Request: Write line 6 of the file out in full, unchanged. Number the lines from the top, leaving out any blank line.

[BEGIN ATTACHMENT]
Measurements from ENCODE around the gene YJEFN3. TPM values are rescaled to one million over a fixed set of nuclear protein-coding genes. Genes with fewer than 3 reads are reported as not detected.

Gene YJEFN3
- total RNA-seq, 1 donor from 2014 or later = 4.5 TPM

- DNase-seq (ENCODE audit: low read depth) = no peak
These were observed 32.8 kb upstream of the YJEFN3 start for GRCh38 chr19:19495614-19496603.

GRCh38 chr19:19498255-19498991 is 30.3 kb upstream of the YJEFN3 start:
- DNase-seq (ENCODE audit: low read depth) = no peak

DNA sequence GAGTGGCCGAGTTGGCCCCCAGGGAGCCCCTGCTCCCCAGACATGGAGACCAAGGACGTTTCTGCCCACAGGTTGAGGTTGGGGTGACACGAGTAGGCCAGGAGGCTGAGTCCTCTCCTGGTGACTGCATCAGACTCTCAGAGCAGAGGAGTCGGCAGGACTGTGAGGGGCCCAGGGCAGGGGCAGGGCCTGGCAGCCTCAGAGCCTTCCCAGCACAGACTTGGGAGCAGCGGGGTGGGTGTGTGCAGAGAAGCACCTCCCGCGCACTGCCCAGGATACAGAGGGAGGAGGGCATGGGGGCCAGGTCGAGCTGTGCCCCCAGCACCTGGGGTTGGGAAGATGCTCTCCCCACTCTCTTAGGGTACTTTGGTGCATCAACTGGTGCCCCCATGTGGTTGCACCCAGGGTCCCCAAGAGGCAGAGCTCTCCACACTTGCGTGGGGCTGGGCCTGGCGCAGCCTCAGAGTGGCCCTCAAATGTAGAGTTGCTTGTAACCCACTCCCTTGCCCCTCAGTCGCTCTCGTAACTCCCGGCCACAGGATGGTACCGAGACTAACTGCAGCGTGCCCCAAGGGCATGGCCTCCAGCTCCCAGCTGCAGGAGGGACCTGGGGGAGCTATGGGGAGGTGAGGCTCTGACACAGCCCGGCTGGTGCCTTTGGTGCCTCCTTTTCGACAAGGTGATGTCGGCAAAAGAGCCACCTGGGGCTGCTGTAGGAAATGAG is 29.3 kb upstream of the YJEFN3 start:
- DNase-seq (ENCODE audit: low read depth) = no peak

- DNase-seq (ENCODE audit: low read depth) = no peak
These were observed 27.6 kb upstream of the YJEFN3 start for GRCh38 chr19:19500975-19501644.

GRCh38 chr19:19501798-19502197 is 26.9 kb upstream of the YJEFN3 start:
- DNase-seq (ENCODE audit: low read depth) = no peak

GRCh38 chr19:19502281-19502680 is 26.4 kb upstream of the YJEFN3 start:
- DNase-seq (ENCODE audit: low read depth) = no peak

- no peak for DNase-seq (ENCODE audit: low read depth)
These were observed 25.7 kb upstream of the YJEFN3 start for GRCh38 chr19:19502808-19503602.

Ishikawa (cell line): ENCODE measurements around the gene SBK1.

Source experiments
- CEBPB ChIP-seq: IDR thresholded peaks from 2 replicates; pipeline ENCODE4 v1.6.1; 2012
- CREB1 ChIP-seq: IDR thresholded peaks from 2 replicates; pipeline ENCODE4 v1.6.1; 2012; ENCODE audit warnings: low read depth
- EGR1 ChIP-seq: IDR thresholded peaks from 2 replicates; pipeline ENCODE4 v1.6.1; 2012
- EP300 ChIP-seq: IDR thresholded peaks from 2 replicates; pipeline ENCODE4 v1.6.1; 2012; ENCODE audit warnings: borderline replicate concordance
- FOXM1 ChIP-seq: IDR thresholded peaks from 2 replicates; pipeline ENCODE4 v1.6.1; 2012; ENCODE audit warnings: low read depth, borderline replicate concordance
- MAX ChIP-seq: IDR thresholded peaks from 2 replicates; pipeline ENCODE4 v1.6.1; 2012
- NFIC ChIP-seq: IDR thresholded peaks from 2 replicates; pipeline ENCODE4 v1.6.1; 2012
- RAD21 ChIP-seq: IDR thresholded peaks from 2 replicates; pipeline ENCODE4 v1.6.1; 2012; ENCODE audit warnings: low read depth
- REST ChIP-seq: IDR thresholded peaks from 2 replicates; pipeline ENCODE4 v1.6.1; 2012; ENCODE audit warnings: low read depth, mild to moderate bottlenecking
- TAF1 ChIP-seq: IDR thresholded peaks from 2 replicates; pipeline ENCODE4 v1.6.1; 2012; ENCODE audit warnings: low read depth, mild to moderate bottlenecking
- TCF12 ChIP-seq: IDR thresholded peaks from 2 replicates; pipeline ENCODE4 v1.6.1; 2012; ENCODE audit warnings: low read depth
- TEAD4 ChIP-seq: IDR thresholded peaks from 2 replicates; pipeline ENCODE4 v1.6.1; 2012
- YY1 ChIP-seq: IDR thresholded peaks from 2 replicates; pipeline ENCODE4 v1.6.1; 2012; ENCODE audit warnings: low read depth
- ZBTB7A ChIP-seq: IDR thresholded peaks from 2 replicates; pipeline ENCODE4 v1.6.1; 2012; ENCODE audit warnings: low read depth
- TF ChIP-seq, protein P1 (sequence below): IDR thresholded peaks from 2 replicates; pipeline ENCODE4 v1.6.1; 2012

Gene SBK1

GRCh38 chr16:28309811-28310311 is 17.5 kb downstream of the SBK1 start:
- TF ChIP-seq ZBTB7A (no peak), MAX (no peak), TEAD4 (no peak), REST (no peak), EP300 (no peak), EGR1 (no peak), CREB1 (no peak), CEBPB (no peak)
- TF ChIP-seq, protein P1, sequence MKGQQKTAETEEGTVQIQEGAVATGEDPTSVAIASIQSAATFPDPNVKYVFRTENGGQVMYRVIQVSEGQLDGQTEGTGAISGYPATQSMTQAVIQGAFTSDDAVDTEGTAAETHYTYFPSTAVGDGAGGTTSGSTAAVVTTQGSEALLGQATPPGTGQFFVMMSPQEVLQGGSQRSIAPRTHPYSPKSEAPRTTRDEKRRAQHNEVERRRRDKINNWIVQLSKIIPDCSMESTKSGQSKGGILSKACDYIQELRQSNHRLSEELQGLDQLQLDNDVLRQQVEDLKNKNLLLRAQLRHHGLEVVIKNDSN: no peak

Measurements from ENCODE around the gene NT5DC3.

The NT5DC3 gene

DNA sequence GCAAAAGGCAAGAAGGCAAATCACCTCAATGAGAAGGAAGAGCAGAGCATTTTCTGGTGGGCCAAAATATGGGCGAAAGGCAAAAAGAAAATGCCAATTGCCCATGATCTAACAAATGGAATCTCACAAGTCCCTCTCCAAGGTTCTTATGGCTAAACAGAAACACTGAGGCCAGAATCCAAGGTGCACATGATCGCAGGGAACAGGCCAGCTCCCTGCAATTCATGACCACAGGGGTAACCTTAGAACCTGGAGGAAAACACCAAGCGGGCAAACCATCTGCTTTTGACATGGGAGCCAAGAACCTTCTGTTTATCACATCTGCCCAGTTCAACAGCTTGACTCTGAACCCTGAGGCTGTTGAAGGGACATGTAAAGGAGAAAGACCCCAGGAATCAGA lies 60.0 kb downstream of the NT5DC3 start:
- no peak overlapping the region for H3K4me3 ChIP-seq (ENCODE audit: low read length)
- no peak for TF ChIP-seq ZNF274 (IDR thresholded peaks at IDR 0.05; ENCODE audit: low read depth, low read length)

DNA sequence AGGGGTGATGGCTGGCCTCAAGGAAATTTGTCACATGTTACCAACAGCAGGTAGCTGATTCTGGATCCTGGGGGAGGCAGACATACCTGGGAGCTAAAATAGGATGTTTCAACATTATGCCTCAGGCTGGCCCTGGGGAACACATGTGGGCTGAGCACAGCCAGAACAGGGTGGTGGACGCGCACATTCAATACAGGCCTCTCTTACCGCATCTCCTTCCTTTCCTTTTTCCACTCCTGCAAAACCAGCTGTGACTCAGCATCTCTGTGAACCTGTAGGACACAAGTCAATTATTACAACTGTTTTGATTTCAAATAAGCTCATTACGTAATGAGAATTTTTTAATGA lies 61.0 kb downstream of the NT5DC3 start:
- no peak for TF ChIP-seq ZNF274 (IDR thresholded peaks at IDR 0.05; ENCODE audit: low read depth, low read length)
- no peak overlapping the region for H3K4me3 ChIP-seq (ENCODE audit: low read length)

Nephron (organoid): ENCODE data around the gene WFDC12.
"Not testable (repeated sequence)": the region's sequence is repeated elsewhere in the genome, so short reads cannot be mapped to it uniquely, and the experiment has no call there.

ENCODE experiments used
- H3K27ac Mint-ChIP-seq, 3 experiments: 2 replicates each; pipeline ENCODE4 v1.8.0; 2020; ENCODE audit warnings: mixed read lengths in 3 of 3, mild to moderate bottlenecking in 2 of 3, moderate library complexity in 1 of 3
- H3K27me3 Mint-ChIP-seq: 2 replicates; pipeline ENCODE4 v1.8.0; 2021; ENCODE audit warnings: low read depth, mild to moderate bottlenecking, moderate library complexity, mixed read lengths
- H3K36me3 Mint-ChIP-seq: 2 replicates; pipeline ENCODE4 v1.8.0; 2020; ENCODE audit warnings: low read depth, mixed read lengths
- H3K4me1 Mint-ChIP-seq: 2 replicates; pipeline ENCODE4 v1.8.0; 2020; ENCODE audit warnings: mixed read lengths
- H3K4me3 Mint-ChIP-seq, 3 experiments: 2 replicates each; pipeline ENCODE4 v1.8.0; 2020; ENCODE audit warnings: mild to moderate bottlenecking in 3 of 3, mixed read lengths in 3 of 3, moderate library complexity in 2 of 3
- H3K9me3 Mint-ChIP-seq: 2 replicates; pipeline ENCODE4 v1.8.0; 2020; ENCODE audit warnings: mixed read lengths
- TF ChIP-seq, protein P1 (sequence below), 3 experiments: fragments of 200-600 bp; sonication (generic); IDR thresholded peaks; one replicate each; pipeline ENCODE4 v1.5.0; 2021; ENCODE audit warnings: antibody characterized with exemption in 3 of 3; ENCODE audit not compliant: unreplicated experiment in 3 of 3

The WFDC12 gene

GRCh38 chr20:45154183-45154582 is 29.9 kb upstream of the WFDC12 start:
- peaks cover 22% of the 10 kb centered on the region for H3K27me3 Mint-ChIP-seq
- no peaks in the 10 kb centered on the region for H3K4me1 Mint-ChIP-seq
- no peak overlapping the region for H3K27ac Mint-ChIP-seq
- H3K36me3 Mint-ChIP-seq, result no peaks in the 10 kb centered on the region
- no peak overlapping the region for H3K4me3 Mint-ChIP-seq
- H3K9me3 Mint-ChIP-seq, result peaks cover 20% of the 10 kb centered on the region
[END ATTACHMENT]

GRCh38 chr19:19498255-19498991 is 30.3 kb upstream of the YJEFN3 start: